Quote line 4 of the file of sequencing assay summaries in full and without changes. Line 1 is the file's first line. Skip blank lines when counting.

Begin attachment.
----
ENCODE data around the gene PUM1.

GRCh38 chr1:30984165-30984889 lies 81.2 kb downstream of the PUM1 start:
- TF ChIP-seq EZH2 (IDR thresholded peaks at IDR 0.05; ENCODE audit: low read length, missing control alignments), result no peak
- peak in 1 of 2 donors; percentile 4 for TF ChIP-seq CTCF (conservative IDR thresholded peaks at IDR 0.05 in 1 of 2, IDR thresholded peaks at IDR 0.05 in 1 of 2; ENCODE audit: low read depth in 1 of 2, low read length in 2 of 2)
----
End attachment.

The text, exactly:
- peak in 1 of 2 donors; percentile 4 for TF ChIP-seq CTCF (conservative IDR thresholded peaks at IDR 0.05 in 1 of 2, IDR thresholded peaks at IDR 0.05 in 1 of 2; ENCODE audit: low read depth in 1 of 2, low read length in 2 of 2)